The only real problem I see with this scenario is that a solenoid is going to be one of the more robust components in any system. It's just a coil of heavy gauge wire wrapped around a metal core and is extremely unlikely to fail. The starter solenoid in a car is even wrapped in a metal jacket. If the starter solenoid failed, the interlock circuits that keep you from starting the car with a screwdriver would be thoroughly fried. I think the writers chose "solenoid" because it was the only electric part under the hood they could name.

As for why the ones on the shelf would be good, that's easy enough to explain. Stuff packaged on the shelf, even semiconductors, would be less vulnerable to EMP than the same components wired into circuits. Those circuits would act like antennas to funnel energy to the component. Lots of uninstalled semiconductor components would probably survive, especially power electronics and stuff stored in Faraday-cage-like conditions (e.g., metal cabinets). However, I doubt the screenwriters researched this thoroughly.

Personally, I think the idea of *everything electrical* being wiped out by EMP is malarkey (unless we're talking about alien magic super-tech). You'd only need to wipe out a modest percentage of electronics to bring down civilization, but still a few geeks would scrounge together simple discrete transistor radio sets and the like. I'd bet most gasoline generators and incandescent light bulbs would still work.

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Kathleen Dalton Woodbury
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All a big enough solar flare needs to do is blow out the high voltage transformers on major power grids and it doesn't matter what kind of equipment you have, you're not going to be getting any power to run it--unless you have your own generators.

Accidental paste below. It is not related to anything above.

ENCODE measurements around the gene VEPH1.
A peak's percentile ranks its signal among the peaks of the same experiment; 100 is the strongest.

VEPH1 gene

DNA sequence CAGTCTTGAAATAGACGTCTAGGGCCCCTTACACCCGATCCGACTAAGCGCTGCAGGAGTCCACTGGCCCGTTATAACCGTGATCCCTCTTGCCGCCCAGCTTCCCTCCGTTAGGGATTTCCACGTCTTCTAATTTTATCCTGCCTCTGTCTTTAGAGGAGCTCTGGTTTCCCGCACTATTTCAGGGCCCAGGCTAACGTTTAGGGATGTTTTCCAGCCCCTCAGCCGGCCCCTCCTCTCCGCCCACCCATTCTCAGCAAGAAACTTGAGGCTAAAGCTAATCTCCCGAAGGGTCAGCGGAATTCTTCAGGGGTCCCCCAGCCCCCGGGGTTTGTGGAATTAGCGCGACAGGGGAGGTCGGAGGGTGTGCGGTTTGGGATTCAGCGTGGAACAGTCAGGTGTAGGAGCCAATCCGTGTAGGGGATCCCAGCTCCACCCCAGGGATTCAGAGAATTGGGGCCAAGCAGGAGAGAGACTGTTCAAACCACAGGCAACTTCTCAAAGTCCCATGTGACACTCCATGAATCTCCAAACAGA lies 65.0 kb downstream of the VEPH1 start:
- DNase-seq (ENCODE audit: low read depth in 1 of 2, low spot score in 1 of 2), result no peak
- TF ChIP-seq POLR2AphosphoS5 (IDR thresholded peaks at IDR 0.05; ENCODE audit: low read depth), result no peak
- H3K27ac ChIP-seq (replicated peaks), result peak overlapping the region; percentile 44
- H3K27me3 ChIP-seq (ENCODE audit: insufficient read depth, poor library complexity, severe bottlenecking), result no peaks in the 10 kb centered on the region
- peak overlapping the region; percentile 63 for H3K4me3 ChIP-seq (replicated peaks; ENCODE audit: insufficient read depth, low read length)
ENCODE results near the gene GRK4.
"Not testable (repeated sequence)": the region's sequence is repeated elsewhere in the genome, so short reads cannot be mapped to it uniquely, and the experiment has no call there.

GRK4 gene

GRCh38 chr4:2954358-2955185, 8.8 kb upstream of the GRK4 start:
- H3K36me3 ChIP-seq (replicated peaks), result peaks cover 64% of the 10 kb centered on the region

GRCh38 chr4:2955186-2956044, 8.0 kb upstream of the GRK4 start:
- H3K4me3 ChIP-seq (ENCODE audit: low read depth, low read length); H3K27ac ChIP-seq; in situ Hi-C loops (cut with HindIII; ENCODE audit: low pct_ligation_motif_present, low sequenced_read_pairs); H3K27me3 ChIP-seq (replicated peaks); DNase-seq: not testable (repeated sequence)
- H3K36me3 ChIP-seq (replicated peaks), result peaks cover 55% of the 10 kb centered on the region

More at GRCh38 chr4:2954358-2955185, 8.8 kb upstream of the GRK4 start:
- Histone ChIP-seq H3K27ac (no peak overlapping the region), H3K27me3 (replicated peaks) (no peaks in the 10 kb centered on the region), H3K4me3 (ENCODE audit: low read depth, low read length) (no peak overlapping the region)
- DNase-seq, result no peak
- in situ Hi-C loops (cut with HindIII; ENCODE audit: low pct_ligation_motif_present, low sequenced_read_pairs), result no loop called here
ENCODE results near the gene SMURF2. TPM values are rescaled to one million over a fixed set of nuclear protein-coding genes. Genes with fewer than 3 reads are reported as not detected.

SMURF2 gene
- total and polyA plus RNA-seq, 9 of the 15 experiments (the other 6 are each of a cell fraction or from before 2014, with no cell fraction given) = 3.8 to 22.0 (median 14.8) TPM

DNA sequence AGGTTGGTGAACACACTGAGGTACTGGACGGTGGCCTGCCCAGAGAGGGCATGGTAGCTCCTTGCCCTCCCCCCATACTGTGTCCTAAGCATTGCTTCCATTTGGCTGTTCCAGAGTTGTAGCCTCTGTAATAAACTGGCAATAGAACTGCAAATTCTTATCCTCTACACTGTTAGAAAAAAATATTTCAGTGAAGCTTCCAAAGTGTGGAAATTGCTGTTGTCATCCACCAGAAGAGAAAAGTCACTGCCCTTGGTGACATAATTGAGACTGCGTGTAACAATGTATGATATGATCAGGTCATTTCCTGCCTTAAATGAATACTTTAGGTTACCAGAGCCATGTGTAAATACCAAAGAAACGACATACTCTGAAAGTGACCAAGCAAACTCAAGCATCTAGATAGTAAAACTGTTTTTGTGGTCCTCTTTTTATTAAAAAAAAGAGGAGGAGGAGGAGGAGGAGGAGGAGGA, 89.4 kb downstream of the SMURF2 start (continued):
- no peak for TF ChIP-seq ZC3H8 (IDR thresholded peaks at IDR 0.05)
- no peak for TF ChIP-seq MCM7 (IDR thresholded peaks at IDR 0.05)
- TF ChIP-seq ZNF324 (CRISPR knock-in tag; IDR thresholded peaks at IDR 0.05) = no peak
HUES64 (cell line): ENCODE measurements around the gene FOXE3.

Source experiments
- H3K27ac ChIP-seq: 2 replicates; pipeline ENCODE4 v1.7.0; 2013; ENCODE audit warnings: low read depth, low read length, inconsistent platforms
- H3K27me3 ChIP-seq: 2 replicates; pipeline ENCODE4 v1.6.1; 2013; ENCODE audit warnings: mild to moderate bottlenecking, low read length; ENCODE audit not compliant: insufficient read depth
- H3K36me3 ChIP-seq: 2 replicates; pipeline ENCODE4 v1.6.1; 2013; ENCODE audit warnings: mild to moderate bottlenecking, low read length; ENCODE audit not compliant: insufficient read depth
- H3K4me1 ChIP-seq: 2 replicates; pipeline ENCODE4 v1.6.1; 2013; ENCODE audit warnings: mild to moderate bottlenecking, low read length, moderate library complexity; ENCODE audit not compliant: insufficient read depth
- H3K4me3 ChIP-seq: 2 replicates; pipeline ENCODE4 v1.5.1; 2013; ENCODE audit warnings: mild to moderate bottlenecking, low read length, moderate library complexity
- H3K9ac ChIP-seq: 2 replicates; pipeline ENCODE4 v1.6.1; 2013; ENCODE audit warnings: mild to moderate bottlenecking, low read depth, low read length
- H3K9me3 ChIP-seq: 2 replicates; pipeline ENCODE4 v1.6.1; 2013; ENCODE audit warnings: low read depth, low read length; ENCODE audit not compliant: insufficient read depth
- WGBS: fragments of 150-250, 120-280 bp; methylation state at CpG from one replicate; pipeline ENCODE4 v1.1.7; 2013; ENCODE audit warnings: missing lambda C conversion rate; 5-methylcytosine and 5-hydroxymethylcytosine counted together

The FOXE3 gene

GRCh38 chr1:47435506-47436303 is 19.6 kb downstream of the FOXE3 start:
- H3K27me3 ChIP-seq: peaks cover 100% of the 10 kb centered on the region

The really big transformers are very expensive and take a while to build, and they are the things that I was saying aren't stockpiled anywhere.

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Kathleen Dalton Woodbury
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By the way, is a PEBKAC what my dad used to call "a loose nut on the controls"?

Also, by the way, because of the earth's orientation with regard to the sun, the power grids in the regions closer to the poles are more susceptible than those closer to the equator. Transformers in Canada have already been damaged by solar flares.

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MartinV
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You have Transformers in Canada??!! I thought they were Japanese!
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Osiris
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There are some folks who make a distinction between science fiction and science fantasy. This show sounds like the latter based on your description.

I think it is likely that majority of the target audience doesn't care about scientific rigor, or even plausibility - they just want to be entertained. I think it likely J.J. Abrams knows he is making science fantasy, because right now fantasy is a lot more popular than science fiction.

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Robert Nowall